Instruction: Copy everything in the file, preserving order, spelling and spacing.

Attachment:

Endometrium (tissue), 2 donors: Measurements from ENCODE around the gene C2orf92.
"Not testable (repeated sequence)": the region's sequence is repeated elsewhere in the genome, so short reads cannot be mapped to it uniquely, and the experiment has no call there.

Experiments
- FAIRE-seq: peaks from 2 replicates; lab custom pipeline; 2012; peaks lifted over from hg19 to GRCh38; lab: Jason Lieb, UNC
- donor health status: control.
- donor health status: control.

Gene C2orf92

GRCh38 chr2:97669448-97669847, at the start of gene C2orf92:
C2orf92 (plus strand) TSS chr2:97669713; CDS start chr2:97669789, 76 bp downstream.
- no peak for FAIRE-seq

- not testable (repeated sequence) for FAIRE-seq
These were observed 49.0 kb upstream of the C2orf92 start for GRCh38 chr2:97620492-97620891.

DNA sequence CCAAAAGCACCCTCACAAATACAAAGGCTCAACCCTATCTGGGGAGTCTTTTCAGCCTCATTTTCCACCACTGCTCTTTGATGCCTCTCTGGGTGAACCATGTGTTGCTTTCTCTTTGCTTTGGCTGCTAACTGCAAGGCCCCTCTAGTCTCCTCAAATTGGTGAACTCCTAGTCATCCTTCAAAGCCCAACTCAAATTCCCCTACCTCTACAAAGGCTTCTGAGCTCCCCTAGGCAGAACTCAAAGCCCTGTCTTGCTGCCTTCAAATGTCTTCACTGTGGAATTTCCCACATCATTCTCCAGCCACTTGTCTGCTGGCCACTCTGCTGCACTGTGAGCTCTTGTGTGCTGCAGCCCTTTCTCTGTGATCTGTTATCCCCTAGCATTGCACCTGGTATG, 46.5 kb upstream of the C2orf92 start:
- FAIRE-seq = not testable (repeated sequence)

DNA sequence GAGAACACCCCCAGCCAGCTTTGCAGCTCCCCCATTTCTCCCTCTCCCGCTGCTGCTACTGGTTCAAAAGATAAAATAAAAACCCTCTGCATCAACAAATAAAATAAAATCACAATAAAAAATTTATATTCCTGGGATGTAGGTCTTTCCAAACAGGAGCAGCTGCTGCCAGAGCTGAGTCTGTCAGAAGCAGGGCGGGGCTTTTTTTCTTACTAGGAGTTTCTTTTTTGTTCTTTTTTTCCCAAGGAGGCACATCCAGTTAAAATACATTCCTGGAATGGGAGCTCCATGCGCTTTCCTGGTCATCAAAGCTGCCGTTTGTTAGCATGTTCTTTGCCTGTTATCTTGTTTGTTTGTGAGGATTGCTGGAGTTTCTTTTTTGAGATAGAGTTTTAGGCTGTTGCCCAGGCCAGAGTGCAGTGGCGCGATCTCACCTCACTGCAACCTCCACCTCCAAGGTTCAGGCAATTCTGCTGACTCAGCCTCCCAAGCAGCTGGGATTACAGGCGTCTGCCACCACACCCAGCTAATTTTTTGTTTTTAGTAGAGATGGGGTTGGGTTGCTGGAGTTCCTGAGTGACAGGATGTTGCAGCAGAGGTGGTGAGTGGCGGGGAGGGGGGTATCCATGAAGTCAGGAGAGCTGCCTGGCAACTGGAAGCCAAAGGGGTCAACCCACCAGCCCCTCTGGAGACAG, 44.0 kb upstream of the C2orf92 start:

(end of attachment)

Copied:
Endometrium (tissue), 2 donors: Measurements from ENCODE around the gene C2orf92.
"Not testable (repeated sequence)": the region's sequence is repeated elsewhere in the genome, so short reads cannot be mapped to it uniquely, and the experiment has no call there.

Experiments
- FAIRE-seq: peaks from 2 replicates; lab custom pipeline; 2012; peaks lifted over from hg19 to GRCh38; lab: Jason Lieb, UNC
- donor health status: control.
- donor health status: control.

Gene C2orf92

GRCh38 chr2:97669448-97669847, at the start of gene C2orf92:
C2orf92 (plus strand) TSS chr2:97669713; CDS start chr2:97669789, 76 bp downstream.
- no peak for FAIRE-seq

- not testable (repeated sequence) for FAIRE-seq
These were observed 49.0 kb upstream of the C2orf92 start for GRCh38 chr2:97620492-97620891.

DNA sequence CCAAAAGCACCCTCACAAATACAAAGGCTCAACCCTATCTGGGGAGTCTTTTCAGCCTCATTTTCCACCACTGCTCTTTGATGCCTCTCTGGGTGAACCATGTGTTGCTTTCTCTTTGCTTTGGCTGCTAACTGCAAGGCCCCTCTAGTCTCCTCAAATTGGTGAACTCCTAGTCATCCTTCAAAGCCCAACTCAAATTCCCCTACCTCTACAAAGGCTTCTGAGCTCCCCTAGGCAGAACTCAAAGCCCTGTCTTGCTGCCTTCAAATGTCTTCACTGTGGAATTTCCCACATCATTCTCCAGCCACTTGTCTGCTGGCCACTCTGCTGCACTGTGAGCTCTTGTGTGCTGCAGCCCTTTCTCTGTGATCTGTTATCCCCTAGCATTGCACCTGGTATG, 46.5 kb upstream of the C2orf92 start:
- FAIRE-seq = not testable (repeated sequence)

DNA sequence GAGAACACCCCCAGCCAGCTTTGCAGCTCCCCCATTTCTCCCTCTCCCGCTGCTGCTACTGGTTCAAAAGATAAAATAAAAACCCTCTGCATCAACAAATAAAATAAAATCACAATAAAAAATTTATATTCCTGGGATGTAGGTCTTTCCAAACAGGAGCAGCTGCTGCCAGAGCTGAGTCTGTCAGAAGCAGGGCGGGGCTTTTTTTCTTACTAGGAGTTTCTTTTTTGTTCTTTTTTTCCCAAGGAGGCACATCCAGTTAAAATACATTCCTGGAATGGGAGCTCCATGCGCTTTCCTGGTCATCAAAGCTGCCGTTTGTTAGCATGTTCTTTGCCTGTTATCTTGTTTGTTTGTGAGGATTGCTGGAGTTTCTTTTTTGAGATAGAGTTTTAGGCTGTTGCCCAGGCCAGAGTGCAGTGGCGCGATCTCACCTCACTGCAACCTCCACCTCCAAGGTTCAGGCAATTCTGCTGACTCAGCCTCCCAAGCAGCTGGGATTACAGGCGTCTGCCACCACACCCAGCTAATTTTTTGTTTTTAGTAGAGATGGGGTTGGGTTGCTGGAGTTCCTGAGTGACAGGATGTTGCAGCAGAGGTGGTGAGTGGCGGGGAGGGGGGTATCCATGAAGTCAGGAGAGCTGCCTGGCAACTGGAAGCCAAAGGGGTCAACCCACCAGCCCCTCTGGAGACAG, 44.0 kb upstream of the C2orf92 start: